Academic journal article International Journal of Child Health and Human Development

The Influence of Initial Phoneme Cue Technique on Word Formation: A Case Study of a Child with Apraxia of Speech and Autism

Academic journal article International Journal of Child Health and Human Development

The Influence of Initial Phoneme Cue Technique on Word Formation: A Case Study of a Child with Apraxia of Speech and Autism

Article excerpt

Introduction

Initial phoneme cue (IPC) is a technique that is used for word formation among patients with Childhood Apraxia of Speech (CAS). Not many such techniques have been examined objectively in order to prove their usefulness in treatment of CAS in general let alone in the Hebrew language. An objective investigation of the IPC technique may provide clinical knowledge of the efficiency of the technique and may help in improving the technique's protocol. The purpose of this study was to assess the effect of the IPC technique of the Verbal Motor Learning (VML) method in teaching word formation among children diagnosed with CAS and Autism. I will begin by defining the CAS condition and scanning different techniques for treating difficulties in word formation and then concentrate on the IPC technique.

Childhood apraxia of speech (CAS) is a motor- speech disorder that occurs among children. This disorder is different from apraxia of speech (AOS) that occurs among adults after a head injury or cerebral vascular accident (1). The updated definition of CAS according to the ASHA (American Speech- Language-Hearing Association) is:

"Childhood apraxia of speech (CAS) is a neurological childhood (pediatric) speech sound disorder in which the precision and consistency of movements underlying speech are impaired in the absence of neuromuscular deficits (e.g., abnormal reflexes, abnormal tone). CAS may occur as a result of known neurological impairment, in association with complex neurobehavioral disorders of known or unknown origin, or as an idiopathic neurogenic speech sound disorder. The core impairment in planning and/or programming spatiotemporal parameters of movement sequences results in errors in speech sound production and prosody"

Levelt et al (2) distinguish between three different stages of speech and their pathologies, 1) impairments of lexical access to the word form (classic anomia), 2) phonological encoding (post lexical phonological disorder), and 3) phonetic encoding (apraxia of speech). CAS causes deficits in the production of consonants, vowels and the formation of words. Pronouncing a word built from two open familiar syllables can be a difficult task for a child with CAS (3). A common characteristic of word imitation among children diagnosed with CAS is a difficulty in pronouncing the first syllable of the word (4).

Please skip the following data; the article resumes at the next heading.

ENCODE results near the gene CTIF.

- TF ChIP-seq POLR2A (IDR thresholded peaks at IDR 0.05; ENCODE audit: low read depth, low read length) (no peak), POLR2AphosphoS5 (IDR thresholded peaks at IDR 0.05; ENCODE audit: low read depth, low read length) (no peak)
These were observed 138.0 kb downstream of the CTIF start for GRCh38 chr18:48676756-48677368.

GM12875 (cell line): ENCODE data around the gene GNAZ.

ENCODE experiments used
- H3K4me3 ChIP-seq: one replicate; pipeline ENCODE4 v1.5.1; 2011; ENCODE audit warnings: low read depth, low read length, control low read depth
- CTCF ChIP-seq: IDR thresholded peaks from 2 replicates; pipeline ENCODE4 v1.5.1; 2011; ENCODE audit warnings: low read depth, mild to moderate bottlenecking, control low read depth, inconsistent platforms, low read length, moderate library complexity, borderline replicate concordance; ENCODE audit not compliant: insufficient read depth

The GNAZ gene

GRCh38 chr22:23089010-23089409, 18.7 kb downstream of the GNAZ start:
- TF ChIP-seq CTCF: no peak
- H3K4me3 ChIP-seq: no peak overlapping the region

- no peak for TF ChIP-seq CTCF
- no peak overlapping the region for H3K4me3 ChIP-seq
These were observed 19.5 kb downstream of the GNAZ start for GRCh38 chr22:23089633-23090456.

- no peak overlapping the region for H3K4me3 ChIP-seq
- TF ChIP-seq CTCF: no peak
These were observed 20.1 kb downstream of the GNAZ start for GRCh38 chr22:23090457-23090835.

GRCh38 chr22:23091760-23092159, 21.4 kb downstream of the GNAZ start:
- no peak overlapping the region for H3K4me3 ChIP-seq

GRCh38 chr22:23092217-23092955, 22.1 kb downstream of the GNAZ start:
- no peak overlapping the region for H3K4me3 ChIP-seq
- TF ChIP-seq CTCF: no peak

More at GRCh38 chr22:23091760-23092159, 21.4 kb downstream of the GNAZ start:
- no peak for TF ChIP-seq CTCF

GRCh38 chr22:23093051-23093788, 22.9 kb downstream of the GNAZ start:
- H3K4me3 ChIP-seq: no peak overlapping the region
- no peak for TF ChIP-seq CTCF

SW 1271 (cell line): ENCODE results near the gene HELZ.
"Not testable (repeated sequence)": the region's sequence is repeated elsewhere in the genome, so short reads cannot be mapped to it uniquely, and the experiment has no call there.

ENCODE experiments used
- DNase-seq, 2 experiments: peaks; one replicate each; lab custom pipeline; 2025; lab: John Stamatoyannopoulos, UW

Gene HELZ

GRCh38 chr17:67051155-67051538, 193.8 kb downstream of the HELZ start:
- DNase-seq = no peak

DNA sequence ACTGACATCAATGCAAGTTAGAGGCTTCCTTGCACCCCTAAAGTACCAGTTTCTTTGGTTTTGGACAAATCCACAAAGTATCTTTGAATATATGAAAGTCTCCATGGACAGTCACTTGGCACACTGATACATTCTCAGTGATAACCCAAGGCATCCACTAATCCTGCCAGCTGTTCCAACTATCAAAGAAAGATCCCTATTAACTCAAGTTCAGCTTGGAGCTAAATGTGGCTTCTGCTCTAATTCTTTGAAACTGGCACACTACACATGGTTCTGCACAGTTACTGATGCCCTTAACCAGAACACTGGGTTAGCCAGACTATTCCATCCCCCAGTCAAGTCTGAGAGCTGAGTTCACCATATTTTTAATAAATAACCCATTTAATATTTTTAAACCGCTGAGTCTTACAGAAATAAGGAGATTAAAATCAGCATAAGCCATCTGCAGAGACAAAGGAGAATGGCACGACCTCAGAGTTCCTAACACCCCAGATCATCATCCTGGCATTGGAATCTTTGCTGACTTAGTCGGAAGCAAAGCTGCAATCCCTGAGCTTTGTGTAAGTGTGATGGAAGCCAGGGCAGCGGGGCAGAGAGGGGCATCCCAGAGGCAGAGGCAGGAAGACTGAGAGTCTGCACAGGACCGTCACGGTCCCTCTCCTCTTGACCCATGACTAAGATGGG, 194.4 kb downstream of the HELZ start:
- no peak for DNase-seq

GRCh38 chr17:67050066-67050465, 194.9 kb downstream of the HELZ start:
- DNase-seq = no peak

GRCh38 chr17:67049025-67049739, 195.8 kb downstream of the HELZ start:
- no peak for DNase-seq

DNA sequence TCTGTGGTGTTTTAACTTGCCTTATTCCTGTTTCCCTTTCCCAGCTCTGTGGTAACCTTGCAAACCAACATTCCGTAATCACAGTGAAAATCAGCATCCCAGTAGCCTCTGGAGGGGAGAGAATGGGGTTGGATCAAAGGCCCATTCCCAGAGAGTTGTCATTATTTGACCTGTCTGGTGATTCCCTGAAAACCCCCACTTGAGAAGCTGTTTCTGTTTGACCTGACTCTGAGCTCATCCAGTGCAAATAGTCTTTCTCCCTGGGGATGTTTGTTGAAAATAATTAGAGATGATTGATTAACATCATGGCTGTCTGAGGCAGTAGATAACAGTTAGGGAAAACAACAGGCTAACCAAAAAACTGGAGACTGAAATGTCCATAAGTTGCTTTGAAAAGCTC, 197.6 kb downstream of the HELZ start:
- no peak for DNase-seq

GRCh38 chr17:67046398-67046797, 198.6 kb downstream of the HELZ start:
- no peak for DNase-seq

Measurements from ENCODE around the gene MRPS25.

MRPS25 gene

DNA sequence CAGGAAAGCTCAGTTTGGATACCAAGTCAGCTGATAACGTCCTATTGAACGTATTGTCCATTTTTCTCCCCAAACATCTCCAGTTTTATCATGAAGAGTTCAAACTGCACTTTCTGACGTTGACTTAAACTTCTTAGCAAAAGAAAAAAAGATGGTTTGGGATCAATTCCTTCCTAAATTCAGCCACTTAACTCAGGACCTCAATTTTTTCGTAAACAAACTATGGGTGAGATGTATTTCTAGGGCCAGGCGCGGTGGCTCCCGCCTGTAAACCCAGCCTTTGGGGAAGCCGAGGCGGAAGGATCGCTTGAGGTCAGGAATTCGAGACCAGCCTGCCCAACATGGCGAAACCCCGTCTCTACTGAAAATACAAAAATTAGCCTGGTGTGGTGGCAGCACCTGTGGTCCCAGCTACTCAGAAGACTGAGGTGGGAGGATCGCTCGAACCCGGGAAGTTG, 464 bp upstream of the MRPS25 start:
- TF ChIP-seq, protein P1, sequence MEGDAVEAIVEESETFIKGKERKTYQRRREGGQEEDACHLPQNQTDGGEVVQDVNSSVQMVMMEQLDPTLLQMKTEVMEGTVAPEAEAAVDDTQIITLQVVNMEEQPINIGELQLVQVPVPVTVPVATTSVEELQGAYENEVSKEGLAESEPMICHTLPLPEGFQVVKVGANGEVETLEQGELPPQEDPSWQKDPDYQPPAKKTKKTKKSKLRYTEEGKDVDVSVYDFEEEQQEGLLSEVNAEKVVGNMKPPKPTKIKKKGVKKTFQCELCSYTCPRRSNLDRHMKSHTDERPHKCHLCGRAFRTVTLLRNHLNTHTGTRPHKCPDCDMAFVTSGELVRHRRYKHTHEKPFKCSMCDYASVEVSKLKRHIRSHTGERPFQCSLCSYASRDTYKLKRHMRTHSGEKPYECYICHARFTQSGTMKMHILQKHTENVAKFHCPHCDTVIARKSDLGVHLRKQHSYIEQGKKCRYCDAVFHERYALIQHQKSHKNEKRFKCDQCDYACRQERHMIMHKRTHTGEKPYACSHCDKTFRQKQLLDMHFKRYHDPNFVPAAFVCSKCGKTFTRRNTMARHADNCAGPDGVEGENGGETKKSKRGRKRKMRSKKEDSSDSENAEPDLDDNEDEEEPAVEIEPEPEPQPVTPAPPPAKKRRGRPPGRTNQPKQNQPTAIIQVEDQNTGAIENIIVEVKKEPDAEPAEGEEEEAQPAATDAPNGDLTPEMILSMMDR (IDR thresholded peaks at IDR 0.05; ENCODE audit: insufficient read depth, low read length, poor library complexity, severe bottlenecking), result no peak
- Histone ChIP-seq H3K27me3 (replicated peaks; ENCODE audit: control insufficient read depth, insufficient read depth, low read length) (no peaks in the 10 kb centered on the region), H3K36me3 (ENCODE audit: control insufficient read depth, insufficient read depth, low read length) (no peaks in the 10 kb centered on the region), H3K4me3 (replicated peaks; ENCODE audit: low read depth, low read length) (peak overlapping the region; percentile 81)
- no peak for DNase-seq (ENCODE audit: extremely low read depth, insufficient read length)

Shriberg et al (4) identified segmental and supra- segmental characteristics of CAS. The segmental characteristics include (a) an articulatory struggle (groping) particularly on word onsets, (b) trans positional (metathetic) substitution errors reflecting sequencing constraints on adjacent sounds, (c) marked inconsistencies on repeated tokens of the same word type, (d) proportionally increased sound and syllable deletions relative to overall severity of involvement and (e) proportionally increased vowel/diphthong errors relative to overall severity of involvement. The supra-segmental characteristics include (a) inconsistent realization of stress (i.e. prominence on syllables or words), (b) inconsistent realization of temporal constraints on both speech and pause events and (c) inconsistent oral-nasal gestures underlying the percept of nasopharyngeal resonance. All of these characteristics of CAS effects word formation.

Techniques for treating difficulties in word formation

A number of approaches and techniques have been introduced in the literature to deal with word formation. Tomlin (5) suggested forming words by practicing monosyllabic words and when the severity of the apraxia condition decreases the therapist should proceed to practicing multi-syllabic words. Tomlin (5) started teaching pronunciation by increasing phoneme control up to an 80% success rate of pronunciation. She argued that when the client starts to produce the phoneme correctly he/she will begin to understand the tactile/kinesthetic pattern of the phoneme.

Another approach is the cycles approach (6) which combines various phonological theories including cognitive psychology principles, phonological acquisition research and clinical phonology research. …

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